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Can Your Employer’s Religious Beliefs Limit Your Health Care Benefits?

This is the question the Supreme Court will ask in a few months when it hears oral argument in two cases it agreed to consider today. Both cases involve a for-profit businessan arts-and-crafts store and a cabinet makerwhose owners are religiously opposed to certain forms of birth control. The Obamacare “contraceptive mandate,” the owners claim, unjustly requires that their companies provide free contraception to their employees or pay a fine of $100 per worker per day. For Conestoga Wood Specialties, the cabinet makers in Pennsylvania, that comes to about $100,000 in fines every day.  

One impetus for these corporate religious liberty claims is Citizens United—the controversial decision three years ago holding that corporations are persons under the First Amendment and entitled to freedom of speech. Now the court will decide whether this personhood extends to matters of faith.

In a post at The Economist last month, I noted some difficulties one circuit court found with the idea of a business being a bona fide religious actor:

Corporations may have mission statements. They may advance political positions and, since Citizens United, may spend freely to advocate for particular candidates. Corporate entities can even be said to have a “conscience” in the sense of acting responsibly and with regard to moral principles. But, citing a previous ruling, the court said corporations “do not, separate and apart from the actions or belief systems of their individual owners or employees, exercise religion. They do not pray, worship, observe sacraments or take other religiously-motivated actions separate and apart from the intention and direction of their individual actors.”

Yet there is also a case to be made for corporate religious rights:

Few groups, religious or otherwise, take actions separate and apart from the intention and direction of their individual actors. And corporations do tithe, donate to religious charities and act in accordance with religious principles, say opponents of the mandate. In a case in Michigan the court noted how Thomas Monaghan, the plaintiff, incorporated his religious beliefs into the daily operations of his Domino’s Farms (DF) business by providing tenants with a Catholic chapel, a Catholic bookstore, a Catholic credit union, and food service providing Catholic menu options.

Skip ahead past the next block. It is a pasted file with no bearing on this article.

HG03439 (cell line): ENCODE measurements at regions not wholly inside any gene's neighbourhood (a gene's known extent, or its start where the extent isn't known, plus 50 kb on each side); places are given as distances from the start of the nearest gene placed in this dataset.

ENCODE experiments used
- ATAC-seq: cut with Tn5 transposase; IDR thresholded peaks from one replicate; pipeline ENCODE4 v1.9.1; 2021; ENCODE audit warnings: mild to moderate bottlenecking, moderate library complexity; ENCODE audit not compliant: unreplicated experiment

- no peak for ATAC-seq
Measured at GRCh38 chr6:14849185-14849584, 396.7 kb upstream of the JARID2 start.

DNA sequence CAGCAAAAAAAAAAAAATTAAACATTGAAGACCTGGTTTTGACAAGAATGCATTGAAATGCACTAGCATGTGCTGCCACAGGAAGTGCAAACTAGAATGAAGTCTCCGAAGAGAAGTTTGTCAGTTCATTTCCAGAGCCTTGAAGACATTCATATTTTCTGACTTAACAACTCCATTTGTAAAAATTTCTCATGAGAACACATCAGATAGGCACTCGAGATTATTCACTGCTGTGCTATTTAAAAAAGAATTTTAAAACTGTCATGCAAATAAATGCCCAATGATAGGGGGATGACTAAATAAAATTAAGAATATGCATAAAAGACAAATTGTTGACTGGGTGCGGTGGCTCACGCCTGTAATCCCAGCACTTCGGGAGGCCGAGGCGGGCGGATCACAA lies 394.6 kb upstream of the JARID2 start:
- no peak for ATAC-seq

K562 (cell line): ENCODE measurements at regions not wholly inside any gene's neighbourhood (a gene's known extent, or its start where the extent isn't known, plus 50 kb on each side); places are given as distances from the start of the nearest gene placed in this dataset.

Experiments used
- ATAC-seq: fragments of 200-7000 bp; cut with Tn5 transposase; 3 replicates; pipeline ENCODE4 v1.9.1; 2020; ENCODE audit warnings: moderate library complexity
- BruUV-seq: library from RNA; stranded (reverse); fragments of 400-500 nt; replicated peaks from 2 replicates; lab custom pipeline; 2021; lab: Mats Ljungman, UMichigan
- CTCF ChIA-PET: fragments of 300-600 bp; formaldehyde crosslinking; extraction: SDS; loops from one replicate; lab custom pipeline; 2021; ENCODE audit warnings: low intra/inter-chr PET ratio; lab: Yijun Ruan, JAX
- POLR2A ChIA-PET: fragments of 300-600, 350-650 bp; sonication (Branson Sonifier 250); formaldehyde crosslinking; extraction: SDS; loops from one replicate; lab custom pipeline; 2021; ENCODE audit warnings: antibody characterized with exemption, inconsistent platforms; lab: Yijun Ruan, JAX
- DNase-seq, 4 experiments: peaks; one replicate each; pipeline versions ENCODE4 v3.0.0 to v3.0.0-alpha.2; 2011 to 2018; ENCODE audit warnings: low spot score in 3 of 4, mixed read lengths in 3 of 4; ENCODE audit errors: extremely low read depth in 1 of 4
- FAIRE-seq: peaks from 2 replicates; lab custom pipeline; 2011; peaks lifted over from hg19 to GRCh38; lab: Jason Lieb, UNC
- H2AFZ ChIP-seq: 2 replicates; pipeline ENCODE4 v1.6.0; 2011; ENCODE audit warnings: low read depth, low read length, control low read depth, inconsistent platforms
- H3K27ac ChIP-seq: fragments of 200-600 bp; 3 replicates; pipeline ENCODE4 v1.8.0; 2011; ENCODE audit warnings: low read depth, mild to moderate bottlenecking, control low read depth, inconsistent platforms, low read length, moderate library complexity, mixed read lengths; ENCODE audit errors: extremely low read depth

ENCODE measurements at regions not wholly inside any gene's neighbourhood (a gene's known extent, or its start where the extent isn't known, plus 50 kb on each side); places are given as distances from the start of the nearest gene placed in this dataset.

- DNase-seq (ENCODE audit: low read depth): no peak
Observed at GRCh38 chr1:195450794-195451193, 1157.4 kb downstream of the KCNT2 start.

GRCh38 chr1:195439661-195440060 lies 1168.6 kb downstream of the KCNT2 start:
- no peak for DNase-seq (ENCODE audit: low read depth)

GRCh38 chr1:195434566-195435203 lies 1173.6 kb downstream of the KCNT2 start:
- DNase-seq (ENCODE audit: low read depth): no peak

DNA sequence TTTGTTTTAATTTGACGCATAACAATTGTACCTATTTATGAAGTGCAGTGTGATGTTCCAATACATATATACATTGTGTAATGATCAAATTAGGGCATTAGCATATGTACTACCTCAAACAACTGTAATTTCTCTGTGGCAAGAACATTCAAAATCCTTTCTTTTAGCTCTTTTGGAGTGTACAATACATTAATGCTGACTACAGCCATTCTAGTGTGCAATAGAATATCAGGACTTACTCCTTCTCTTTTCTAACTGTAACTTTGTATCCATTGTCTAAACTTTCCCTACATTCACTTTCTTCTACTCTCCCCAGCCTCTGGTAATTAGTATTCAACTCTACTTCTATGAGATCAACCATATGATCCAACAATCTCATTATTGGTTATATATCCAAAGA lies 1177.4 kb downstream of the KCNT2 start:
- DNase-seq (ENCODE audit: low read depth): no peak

Whether the Court ultimately decides that corporate entities can exercise religious rights, it will face the question of how to balance this new constitutional liberty with the rights of employees to benefits provided under the Affordable Care Act:

The [Obama] administration implies that the promotion of public health, “unquestionably a compelling governmental interest”, outweighs the corporation’s free-exercise right (if it exists). It argues that increased access to contraceptive services leads to positive health outcomes for women and children. This is difficult to deny. The incorporators’ religious beliefs do not, the administration writes, “trump the rights of the corporations’…full-time employees and their family members to receive the health coverage to which they are entitled by federal law.” If Conestoga wins, what would prevent other corporations from demanding custom-tailored exemptions from federal laws? Could a business owned by Jehovah’s Witness members refuse to purchase health plans that cover blood transfusions?

These questions open a thousand more: presumably, any law could impose burdens on corporations that some religion or another may find incompatible with its teachings. Does this mean that the Constitution carves out exemptions from the law whenever a business-owner’s religious scruples are violated? 

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